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lne937s
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Joined: Thu Apr 22, 2010 10:15 am

Thousands of Nissan QCs across Europe by the end of 2012

Wed Sep 21, 2011 3:50 pm

http://www.newsroom.nissan-europe.com/E ... iaid=83745

Now if only we could get this in the US... Along with adoption of CHAdoMO.

NISSAN MOVES TO SPEED UP ELECTRIC VEHICLE CHARGING INFRASTRUCTURE


•Quick charge equipment price to be halved by early 2012
•Plan for thousands of quick chargers across Europe by the end of 2012
•Will make longer journeys more convenient for Nissan LEAF EV owners
•Charge to 80% in less than 30 minutes



ROLLE, Switzerland (20 September, 2011) - Nissan has teamed up with leading European utility and electrical vehicle supply equipment companies to speed development of cheaper, smaller, quick chargers for electric vehicle batteries, and accelerate the installation of publicly-available Quick Charge (QC) points across Europe.



This agreement between Nissan, Circutor, DBT, Efacec, Endesa and Siemens is expected to result in a dramatic reduction in the price of the units- by over half to under €10K- paving the way for businesses such as service stations, car park operators and retail outlets to install quick chargers and run them profitably as a commercial enterprise. This will mean Nissan LEAF drivers, and other quick charge enabled vehicles, could use their car for longer journeys and recharge the car's battery to 80% capacity in less that half an hour.



As a result, it is expected that there will now be thousands of QCs across Europe by the end of 2012, and tens of thousands by 2015. This infrastructure will open up Nissan LEAF ownership to a whole new spectrum of buyers who occasionally need to do longer journeys.



A quick charge allows the battery to be topped up in little more time than it takes to refuel a conventional car, and of course the owner can leave the Nissan LEAF while it is being ‘refueled' to make calls, have lunch or take a break.



A Cha de Mo DC quick charger delivers 50 kW of high voltage direct current (DC) electricity straight to the battery, speeding up the charging process.



Nissan LEAF has a range between charges of up to 175 km (109 miles) as tested over the New European Driving Cycle (NEDC). Increased opportunities for quick charging will mean that a quick power boost will give Nissan LEAF customers greater driving opportunities.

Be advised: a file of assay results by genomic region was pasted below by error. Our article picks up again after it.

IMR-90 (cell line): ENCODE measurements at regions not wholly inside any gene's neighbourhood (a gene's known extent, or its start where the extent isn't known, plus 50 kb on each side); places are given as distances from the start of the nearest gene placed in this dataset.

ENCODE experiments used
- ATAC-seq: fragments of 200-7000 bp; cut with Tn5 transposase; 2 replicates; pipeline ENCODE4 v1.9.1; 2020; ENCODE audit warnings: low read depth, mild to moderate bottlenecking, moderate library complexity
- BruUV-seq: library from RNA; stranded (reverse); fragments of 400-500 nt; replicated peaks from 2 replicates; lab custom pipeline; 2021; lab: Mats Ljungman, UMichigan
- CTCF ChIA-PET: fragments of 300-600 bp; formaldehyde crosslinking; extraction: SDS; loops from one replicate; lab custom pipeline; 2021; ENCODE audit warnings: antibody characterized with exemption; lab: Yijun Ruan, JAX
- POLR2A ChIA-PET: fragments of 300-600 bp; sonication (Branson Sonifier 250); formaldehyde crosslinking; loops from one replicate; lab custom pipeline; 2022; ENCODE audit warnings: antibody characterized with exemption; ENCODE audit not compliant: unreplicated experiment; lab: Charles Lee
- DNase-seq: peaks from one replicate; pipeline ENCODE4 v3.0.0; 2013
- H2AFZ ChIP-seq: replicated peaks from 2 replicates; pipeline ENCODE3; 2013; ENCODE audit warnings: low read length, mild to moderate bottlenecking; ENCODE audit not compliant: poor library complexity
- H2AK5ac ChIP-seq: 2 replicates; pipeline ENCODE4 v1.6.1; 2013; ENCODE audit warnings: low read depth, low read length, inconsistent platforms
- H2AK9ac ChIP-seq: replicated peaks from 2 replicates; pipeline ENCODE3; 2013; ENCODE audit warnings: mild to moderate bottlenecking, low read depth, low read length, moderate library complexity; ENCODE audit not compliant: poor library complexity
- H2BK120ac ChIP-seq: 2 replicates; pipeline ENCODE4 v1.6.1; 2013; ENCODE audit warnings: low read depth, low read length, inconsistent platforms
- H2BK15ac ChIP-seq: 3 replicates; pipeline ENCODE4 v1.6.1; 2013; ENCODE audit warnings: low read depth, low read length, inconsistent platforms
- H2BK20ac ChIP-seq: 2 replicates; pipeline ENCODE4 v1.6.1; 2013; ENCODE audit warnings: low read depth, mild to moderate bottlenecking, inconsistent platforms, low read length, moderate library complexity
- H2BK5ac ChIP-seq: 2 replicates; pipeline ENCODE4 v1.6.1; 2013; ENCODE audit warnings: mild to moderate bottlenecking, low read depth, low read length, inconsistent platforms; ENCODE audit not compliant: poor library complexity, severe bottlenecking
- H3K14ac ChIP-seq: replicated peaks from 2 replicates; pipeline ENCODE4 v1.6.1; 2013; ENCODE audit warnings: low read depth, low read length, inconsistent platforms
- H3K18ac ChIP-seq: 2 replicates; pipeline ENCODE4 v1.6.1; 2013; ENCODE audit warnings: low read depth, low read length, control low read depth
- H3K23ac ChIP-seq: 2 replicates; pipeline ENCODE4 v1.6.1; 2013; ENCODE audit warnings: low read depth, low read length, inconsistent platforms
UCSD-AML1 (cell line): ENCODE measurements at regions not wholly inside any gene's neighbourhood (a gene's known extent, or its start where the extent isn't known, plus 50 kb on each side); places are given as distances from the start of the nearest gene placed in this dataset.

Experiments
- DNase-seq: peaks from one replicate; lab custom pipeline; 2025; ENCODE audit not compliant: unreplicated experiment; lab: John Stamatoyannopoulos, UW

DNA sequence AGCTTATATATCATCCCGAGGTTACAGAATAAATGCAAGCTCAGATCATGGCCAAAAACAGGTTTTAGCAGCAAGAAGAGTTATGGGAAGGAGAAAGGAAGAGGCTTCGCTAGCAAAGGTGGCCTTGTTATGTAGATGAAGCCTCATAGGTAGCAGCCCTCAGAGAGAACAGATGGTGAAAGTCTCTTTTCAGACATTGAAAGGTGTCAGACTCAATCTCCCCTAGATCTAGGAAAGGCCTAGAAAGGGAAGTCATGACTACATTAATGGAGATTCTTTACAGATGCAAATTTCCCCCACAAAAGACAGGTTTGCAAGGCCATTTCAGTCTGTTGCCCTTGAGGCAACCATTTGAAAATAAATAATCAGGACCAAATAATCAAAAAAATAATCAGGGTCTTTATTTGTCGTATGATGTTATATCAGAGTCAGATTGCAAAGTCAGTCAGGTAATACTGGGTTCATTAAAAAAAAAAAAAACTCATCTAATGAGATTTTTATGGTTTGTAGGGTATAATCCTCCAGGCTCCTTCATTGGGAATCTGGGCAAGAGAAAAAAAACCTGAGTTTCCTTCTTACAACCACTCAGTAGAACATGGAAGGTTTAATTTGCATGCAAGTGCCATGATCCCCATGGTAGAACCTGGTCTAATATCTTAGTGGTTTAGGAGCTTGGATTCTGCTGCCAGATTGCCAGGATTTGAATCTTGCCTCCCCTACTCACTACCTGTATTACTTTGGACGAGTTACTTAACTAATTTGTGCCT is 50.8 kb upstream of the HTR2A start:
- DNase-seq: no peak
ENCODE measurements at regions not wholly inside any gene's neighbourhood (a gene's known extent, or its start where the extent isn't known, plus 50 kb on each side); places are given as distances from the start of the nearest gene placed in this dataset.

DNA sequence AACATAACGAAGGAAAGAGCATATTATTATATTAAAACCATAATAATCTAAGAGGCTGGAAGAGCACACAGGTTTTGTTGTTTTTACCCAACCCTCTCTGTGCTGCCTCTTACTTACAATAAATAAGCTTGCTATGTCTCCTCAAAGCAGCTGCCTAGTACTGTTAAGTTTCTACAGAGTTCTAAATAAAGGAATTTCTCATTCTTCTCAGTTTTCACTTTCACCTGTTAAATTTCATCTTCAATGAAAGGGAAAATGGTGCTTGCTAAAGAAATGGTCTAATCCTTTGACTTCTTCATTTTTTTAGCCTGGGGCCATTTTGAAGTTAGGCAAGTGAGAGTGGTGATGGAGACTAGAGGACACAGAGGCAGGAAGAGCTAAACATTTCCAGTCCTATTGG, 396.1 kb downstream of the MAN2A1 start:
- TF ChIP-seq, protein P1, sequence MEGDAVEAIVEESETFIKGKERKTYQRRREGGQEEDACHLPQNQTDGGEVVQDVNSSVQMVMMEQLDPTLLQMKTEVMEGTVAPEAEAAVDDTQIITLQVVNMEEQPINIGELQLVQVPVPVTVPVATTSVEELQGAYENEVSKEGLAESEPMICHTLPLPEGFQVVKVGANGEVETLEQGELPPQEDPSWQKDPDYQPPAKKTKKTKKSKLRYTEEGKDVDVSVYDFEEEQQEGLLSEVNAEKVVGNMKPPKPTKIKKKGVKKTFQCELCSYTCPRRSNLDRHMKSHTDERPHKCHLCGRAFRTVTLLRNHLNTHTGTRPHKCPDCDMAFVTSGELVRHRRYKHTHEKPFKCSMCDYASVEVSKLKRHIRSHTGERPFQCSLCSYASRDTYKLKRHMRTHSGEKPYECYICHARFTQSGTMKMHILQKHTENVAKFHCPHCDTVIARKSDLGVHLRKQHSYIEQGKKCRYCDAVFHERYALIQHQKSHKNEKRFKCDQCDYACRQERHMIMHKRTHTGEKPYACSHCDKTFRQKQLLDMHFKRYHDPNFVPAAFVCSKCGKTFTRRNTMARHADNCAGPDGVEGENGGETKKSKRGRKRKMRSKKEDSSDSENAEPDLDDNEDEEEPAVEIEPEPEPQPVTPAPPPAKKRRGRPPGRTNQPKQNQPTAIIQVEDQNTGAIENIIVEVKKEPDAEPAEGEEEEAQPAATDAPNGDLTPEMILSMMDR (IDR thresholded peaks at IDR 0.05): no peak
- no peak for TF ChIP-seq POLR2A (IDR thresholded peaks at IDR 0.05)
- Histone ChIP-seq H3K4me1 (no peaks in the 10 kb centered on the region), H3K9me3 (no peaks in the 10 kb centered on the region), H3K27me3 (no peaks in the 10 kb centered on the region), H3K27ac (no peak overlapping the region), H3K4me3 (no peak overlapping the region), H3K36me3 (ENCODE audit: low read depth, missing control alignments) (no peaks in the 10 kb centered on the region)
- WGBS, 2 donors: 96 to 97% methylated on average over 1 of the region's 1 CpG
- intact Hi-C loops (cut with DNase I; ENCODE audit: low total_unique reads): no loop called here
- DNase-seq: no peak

"We are confident that the Nissan LEAF's range will be enough to satisfy most drivers' daily needs. However, with a significant number of QCs available across Europe, EV owners who need to drive longer distances will be able to do so with confidence, knowing they will be able to recharge no matter where they go, which we believe is essential for the mass adoption of EVs. " says Toshiyuki Shiga Nissan COO.

The challenge to build cheaper and smaller quick chargers will be met by combining the game-changing Nissan QC technology unveiled in the new Nissan DC quick charger, together with the regional strength of our European partners' know-how.



Compliant with charging policies of European countries, the QCs are also AC quick charge ready to support the arrival of AC quick charging cars.



Deliveries of Nissan LEAF have already begun in the UK, the Netherlands, the Republic of Ireland, France, Spain and Portugal. Order books have also opened in Switzerland, Belgium Norway, Sweden and Denmark with customers in those markets expected to start receiving their cars shortly.


User avatar
lne937s
Posts: 250
Joined: Thu Apr 22, 2010 10:15 am

Re: Thousands of Nissan QCs across Europe by the end of 2012

Wed Sep 21, 2011 7:13 pm

some quick math... If you take the 9.8 million square kilometers in Europe and spread a grid of 2000 chargers over it (minimum number to make up "thousands"), it would space the chargers 70km (43 miles) apart, which would let you drive a LEAF anywhere in Europe. If you take 20,000 (minimum to have "tens of thousands"), it would space them 22km (~14 miles) apart.

Now they probably will not be spread evenly throughout the whole European Union. However, if spread evenly, you could drive throughout the EU using quick chargers by the end of next year. By 2015, driving throughout the EU should be easily acheivable using quick chargers, even if the chargers are not spread evenly.

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